Teresa Mull

Teresa Mull (tmull@heartland.org) is a research fellow in education policy for the Heartland Institute.

Education Savings Accounts: The Great Peacemaker?

 

Several states — including Arizona, Georgia, Iowa, New Hampshire, Ohio, Oklahoma, Texas, and Virginia — are in the process of introducing or expanding education savings account (ESA) legislation. Even though ESAs have been proven to help the disadvantaged groups the left are always claiming to represent, liberals remain determined to undermine these school choice programs […]

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With DeVos Hearing, School Choice Finally Takes Center Stage

 

The confirmation hearing for President-elect Donald Trump’s pick for U.S. education secretary, Betsy DeVos, has moved school choice to America’s center stage, where it belongs. National School Choice Week, happening during the final week of January, will likely keep the momentum going, as millions of people call for education liberty at events across the country. […]

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Nevada ESA Ruling Is a Win in More Ways than One

 

The Nevada Supreme Court’s September ruling declaring education savings accounts (ESAs) constitutional is great news for students in the Silver State and for students across the country as well. Nevada’s ESA program, enacted in 2015 and launched in 2016, grants to parents access to most (and in some cases all) of the money allocated for […]

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Planned Parenthood Fights (and Loses) Battle to Limit Parents’ Sex-Ed Rights

 

Late in July, Alaska state Rep. Wes Keller’s (R-Wasilla) House Bill 156 was passed into law, enabling parents to opt their children out of standardized testing and other activities, classes, and programs they find objectionable. HB 156 also requires schools to notify parents of any curriculum involving sexual behavior and to make the curriculum available for parental […]

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Ravitch Right on Common Core, Wrong on Everything Else

 

Diane Ravitch, a well-known school choice opponent, has gotten something right: “The Common Core Costs Billions and Hurts Students.” The quote comes from the title of Ravitch’s recent New York Times article, but while Ravitch’s title thesis — that Common Core has been a disaster — holds true, her arguments are supported neither by fact […]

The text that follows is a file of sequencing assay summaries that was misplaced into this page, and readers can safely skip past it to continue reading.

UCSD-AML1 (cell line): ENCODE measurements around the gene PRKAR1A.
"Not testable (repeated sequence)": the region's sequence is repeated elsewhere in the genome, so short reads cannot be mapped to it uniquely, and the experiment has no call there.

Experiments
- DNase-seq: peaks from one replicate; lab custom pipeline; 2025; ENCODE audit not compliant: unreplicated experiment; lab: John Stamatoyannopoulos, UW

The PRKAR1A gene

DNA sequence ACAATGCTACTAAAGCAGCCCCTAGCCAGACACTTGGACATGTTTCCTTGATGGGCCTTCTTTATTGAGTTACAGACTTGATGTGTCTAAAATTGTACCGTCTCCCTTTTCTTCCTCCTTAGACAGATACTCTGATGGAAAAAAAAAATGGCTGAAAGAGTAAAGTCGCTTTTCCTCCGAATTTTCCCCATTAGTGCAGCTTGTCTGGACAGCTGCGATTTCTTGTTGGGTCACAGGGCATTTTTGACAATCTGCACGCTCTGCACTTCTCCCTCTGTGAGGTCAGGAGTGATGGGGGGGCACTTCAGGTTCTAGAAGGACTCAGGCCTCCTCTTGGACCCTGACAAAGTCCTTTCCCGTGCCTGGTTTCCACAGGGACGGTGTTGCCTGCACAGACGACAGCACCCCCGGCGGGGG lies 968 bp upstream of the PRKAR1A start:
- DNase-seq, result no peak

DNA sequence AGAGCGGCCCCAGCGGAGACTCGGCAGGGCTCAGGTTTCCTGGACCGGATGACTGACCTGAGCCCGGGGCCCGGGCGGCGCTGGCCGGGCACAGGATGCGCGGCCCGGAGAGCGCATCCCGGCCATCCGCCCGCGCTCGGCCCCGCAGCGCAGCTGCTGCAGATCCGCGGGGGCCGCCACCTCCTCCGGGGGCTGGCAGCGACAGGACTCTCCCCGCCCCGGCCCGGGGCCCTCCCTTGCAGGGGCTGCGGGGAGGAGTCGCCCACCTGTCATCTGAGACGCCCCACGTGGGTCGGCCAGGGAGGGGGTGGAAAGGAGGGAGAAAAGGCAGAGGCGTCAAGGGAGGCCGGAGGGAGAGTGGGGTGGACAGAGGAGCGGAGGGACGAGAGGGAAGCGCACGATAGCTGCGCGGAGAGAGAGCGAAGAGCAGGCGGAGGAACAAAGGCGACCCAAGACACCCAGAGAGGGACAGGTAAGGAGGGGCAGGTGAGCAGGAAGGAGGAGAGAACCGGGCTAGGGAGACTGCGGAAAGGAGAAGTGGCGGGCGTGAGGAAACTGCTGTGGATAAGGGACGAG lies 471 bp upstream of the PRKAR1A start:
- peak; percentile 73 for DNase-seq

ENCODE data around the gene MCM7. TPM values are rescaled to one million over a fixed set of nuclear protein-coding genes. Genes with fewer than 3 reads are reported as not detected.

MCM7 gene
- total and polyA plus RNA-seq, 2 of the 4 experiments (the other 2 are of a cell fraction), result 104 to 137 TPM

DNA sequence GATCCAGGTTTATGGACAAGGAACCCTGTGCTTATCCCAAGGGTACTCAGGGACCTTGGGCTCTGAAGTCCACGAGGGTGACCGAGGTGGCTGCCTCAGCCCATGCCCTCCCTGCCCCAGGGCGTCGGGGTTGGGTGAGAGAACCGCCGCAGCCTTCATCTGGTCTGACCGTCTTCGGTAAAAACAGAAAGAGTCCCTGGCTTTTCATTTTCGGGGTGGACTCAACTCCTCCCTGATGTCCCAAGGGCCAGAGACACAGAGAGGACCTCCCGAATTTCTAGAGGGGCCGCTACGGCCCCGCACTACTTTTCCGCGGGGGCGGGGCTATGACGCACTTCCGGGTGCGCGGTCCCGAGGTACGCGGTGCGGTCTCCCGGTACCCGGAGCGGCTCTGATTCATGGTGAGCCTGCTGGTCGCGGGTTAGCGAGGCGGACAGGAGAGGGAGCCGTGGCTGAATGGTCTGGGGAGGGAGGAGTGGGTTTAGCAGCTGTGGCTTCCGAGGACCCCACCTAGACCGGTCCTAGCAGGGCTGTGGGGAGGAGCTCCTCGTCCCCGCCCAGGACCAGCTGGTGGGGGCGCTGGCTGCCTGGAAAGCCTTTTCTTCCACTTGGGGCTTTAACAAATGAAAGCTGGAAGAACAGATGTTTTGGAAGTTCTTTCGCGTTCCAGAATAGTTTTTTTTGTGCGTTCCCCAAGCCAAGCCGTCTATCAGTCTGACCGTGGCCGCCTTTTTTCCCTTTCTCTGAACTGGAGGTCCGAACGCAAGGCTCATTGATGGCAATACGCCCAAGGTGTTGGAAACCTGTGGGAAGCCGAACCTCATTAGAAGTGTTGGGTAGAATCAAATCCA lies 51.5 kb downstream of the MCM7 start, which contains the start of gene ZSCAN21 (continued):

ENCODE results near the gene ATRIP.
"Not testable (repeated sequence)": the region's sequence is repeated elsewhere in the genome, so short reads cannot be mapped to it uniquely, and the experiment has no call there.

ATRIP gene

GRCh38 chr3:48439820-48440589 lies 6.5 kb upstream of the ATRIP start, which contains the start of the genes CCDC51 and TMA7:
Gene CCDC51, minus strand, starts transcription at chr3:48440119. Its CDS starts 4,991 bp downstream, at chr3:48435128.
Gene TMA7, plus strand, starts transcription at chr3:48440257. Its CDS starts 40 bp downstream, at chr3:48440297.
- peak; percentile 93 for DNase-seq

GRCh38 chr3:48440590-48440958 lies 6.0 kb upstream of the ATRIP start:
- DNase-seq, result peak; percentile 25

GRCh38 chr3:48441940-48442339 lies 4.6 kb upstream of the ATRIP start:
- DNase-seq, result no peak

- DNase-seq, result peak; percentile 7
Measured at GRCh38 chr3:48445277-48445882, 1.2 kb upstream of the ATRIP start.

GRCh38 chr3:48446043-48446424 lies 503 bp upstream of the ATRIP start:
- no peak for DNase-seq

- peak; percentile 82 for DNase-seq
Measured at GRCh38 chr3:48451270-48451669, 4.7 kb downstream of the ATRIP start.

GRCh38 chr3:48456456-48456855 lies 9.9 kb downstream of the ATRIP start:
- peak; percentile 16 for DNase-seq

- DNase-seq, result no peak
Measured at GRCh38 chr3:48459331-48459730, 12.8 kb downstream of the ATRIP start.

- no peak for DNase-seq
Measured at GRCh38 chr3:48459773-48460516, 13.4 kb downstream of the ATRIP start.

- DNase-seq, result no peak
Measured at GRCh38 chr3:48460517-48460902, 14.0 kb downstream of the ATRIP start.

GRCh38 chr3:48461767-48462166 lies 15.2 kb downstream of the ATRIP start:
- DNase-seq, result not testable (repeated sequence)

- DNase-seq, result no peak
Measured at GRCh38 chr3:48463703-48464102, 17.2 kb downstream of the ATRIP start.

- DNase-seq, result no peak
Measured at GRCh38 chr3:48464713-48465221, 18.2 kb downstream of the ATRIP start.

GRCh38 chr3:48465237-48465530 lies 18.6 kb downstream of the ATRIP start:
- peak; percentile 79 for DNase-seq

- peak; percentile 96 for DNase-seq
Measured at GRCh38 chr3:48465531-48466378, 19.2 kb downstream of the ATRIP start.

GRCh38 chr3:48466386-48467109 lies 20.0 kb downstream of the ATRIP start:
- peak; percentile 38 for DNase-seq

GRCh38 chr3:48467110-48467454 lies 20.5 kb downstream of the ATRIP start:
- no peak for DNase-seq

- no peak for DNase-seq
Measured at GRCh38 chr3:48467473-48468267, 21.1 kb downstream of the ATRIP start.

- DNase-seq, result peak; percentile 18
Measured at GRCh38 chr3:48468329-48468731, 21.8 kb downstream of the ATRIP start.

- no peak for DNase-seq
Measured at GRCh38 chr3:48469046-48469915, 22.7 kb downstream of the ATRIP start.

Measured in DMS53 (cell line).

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Let’s Get Smart About Classroom Technology

 

Online retail giant Amazon established itself more firmly in the education technology market this week by introducing Amazon Inspire, an online resource that will offer teachers and students free instructional materials. Amazon Inspire is set to launch in the fall, just in time for the upcoming school year. The debate over whether the use of […]

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Champagne in the Sunshine

 

The annual Annapolis Cup, held last month, pits against one another two unlikely foes: the St. John’s College “Johnnies” and the U.S. Naval Academy “Mids.” The croquet challenge that ensues is as cohesive as it is civilized. Lounging languidly on the lawns beneath shady trees and strolling slowly amid brilliant beams of sun are spectators […]

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Polo Jazzes up the Summer’s Last Days

 

The thought of watching a polo match in the twilight of a fading summer’s day while turned-out in the sort of attire that made Fitzgerald’s Jazz Age girls come and go “like moths among the whisperings and the champagne and the stars” made my sister and me feel as we should. And then it rained. […]

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A Conversation With Jim DeMint

 

As president and CEO of the Heritage Foundation, Jim DeMint has travelled across the country and met with thousands of people “anxious to join in building a stronger and more prosperous America.” Falling in Love With America Again (Center Street, 320 pages, $22.50) is DeMint’s methodical manifesto on how to do just what the title […]

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Fox Pas

 

The spirit of a too-late Friday night is still coursing through my veins early on the first Saturday of November as I drive east into the Virginia countryside for my very first foxhunt. I’m late, and it doesn’t help that directions to the hunt’s meeting point (one imagines this is the case with most of […]

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